Daoism is a school of cultivation focusing on the cultivation of the Dantian, attainment of immortality, and then, one must further their cultivation. It encompasses virtue and moral cultivation, which is important in both "spiritual" and "worldly" realms.

Β 

Both schools teach similar techniques, and may use different methods to expound those techniques.

Β 

Immortality is only immortality once the causes of rebirth are cut off. This is in both Daoism and Buddhism. Thus is the same in Chan.

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Different to a degree..but that is peripheral...not total..it is illusory, not real.

Β 

Peace and Blessings,

Lin

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Thanks, that was very informative :)

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I think the two are different. I might be wrong but in my opinion, Taoist practices are mentally active while Zen practices are similar to some Indian Yogic meditations where the goal is to lull the activity of the mind. Please correct me if I am wrong.

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I've been struck by this a number of times, that zen is basically a japanese version of indian raja yoga. I am not sure that I agree with the use of the word "lull," though, as both zen and raja yoga involve pretty intense concentration.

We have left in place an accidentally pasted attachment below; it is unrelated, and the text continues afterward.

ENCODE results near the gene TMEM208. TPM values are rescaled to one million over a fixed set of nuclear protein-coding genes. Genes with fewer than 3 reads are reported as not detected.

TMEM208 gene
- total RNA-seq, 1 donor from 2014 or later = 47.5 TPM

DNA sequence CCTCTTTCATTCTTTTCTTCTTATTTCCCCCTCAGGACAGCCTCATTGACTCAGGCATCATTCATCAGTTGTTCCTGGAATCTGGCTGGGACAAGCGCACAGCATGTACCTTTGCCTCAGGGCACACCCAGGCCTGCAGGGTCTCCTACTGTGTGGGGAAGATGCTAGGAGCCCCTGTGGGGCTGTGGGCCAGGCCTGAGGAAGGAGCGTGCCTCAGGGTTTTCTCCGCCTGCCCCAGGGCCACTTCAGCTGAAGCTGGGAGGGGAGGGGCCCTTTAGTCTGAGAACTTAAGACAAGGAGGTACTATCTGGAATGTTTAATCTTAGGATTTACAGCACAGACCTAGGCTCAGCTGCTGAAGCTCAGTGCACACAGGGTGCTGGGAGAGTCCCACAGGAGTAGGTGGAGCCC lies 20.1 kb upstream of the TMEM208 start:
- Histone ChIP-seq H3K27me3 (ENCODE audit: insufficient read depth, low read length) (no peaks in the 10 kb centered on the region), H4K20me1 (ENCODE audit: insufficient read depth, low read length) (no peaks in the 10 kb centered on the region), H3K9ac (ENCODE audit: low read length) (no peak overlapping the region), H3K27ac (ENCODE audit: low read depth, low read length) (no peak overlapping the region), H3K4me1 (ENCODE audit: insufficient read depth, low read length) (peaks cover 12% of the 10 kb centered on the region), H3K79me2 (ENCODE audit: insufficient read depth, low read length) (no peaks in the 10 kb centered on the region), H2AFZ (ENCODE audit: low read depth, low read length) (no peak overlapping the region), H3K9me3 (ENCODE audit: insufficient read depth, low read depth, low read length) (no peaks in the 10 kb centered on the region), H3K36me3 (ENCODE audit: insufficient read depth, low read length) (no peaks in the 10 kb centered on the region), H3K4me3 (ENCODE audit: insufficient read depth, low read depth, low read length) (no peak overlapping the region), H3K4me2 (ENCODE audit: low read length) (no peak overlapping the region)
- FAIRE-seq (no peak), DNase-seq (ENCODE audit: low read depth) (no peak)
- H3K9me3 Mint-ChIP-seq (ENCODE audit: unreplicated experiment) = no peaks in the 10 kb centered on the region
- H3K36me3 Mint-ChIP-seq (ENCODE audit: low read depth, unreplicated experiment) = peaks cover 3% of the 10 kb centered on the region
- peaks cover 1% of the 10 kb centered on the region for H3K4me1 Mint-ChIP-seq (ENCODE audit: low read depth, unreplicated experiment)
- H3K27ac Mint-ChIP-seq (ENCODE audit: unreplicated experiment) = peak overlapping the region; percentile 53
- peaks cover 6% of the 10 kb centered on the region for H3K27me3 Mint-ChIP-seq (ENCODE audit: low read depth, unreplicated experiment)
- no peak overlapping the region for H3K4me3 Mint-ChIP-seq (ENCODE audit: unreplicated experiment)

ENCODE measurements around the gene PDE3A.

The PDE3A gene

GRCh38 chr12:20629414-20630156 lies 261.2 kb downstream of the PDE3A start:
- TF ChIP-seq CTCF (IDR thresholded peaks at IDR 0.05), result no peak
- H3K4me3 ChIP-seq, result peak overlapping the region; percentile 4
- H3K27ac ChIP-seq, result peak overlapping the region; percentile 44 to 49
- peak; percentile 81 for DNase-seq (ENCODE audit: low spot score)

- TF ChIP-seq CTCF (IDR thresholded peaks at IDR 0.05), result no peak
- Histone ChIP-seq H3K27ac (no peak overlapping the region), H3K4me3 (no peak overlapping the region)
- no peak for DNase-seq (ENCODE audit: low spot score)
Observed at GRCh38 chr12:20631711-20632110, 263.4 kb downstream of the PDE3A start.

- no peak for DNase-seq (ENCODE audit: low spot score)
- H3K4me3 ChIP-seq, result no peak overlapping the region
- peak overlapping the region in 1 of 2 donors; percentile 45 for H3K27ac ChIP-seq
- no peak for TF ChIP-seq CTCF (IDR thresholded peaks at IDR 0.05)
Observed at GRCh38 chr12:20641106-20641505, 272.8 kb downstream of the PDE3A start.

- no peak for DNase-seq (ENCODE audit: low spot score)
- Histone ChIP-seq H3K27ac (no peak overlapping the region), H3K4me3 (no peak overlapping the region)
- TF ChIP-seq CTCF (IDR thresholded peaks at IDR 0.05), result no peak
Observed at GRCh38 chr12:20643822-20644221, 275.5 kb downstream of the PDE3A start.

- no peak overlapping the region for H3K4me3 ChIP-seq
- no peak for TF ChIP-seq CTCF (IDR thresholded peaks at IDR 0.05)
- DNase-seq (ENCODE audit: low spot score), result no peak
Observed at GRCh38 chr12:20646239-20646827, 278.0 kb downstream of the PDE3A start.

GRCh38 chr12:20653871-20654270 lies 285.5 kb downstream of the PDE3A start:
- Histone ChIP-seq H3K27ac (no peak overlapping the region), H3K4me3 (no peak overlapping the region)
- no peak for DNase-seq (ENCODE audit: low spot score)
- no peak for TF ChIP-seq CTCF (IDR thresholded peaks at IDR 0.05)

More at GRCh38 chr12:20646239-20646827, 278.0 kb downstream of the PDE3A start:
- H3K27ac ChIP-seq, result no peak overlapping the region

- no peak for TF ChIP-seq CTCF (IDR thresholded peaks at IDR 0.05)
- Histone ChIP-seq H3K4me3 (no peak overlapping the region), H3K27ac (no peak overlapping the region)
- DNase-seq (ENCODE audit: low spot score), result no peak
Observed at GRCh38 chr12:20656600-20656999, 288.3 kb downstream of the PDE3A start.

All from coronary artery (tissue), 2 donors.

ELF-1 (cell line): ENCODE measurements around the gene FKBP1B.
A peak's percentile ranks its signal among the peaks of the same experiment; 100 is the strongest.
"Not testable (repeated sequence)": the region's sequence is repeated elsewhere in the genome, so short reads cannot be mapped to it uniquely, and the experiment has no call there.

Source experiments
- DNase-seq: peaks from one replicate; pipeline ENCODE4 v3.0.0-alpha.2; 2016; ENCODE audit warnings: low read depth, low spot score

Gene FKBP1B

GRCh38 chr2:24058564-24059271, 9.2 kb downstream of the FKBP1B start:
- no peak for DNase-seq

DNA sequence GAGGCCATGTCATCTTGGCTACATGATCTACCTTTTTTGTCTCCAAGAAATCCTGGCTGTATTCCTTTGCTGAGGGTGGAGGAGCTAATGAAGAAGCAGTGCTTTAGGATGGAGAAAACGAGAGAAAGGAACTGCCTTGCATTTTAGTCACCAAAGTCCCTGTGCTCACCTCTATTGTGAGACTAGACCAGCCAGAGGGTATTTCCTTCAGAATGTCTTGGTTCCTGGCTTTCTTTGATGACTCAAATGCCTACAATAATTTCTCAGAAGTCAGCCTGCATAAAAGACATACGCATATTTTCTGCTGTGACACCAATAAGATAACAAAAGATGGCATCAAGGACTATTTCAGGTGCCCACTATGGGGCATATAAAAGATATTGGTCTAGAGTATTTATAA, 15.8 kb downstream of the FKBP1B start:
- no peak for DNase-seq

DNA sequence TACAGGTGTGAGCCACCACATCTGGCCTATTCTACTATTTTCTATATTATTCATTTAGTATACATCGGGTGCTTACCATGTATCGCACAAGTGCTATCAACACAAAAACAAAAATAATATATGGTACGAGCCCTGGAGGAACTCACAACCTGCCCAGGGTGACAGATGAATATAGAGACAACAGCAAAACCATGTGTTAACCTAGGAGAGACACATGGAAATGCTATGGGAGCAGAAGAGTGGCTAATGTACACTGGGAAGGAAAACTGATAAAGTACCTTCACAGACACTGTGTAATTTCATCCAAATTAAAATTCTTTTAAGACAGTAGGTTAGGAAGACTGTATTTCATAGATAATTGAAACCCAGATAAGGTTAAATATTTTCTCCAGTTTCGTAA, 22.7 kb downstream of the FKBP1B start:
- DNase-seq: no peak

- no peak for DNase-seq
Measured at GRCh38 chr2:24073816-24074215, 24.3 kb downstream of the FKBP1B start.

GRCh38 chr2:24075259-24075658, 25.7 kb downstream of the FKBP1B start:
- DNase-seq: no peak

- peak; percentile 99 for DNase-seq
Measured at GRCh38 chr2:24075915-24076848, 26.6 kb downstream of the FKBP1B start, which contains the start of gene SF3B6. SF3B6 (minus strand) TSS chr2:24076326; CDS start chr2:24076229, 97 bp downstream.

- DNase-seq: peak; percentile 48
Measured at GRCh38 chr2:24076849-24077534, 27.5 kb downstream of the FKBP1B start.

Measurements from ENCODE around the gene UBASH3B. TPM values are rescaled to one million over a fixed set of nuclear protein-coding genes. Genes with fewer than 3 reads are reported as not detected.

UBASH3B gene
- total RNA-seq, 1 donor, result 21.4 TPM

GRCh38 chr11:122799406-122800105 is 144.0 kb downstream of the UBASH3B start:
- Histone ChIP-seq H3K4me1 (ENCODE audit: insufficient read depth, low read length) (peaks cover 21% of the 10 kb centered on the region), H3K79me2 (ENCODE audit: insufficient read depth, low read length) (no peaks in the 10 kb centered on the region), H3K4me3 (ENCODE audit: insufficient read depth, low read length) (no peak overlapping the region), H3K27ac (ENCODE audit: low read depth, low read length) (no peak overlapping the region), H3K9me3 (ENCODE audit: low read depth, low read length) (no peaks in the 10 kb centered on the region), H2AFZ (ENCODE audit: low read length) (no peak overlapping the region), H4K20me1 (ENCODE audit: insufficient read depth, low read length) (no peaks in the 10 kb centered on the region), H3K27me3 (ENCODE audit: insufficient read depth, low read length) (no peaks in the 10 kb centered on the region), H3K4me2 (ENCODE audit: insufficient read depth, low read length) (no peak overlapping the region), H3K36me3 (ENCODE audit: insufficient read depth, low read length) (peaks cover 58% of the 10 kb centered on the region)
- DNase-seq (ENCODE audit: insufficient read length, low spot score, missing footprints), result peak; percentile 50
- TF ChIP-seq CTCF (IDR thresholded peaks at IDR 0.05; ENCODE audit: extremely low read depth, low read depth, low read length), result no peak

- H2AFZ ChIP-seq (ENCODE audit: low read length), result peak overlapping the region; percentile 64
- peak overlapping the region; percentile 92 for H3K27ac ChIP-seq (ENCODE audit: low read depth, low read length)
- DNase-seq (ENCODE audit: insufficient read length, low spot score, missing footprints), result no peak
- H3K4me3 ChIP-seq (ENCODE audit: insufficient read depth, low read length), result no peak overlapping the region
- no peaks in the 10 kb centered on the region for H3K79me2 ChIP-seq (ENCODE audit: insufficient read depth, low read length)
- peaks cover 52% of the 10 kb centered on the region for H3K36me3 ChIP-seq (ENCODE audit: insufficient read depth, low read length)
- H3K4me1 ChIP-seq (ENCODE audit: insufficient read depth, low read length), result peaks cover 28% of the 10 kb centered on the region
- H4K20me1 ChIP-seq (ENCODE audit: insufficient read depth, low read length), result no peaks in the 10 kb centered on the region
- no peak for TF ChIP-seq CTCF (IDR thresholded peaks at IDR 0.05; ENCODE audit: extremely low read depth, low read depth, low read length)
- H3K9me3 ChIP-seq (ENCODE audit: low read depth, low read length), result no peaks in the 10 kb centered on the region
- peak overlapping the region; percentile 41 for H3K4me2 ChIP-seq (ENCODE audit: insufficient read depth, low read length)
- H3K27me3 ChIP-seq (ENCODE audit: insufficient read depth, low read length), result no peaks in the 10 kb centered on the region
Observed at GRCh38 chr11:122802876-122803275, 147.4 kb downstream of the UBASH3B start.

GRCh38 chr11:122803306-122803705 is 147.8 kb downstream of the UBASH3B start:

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Since Chan is Chinese and Zen is Japanese, I'd say Chan is "closer"...

:D

Beyond this, I think that Chan and Zen are two slightly different cultural expressions of the same underlying doctrine.

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I've been struck by this a number of times, that zen is basically a japanese version of indian raja yoga. I am not sure that I agree with the use of the word "lull," though, as both zen and raja yoga involve pretty intense concentration.

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Agreed!

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The goal of this type of meditation is not to dull or lull the mind. That is being idle. The goal is to observe the thoughts that pass. In doing so, over time the thoughts may become less frequent and the grip of the mind on one's awareness lessens until one can realize/experience the state of 'no-mind' or 'inner silence'. In that state, it is easy to see what one is and what one is not.

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Ultimately, it leads to insights, sharpening of awareness, rather than a dull mind.